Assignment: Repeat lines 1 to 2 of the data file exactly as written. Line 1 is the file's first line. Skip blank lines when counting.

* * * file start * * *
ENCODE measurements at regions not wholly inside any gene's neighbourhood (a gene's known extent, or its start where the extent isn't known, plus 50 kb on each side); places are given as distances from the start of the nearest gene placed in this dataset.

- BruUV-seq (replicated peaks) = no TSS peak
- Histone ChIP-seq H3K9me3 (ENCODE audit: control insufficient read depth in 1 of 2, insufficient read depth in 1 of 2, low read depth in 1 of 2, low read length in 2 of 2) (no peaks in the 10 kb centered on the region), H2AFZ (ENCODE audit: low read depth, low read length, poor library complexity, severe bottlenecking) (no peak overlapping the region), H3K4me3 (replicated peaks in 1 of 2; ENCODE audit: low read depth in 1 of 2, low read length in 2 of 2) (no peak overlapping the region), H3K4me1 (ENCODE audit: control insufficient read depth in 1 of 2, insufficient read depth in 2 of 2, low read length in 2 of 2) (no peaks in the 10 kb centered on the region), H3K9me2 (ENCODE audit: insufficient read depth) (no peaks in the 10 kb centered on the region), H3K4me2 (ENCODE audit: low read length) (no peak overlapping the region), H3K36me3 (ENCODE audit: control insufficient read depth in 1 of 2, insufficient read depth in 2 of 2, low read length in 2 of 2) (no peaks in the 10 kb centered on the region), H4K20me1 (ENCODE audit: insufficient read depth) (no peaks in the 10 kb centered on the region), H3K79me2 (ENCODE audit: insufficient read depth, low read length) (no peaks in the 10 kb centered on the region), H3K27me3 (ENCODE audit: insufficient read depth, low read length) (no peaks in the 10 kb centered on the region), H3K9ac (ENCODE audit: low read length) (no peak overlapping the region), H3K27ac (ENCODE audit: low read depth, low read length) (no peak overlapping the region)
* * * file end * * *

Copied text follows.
ENCODE measurements at regions not wholly inside any gene's neighbourhood (a gene's known extent, or its start where the extent isn't known, plus 50 kb on each side); places are given as distances from the start of the nearest gene placed in this dataset.

- BruUV-seq (replicated peaks) = no TSS peak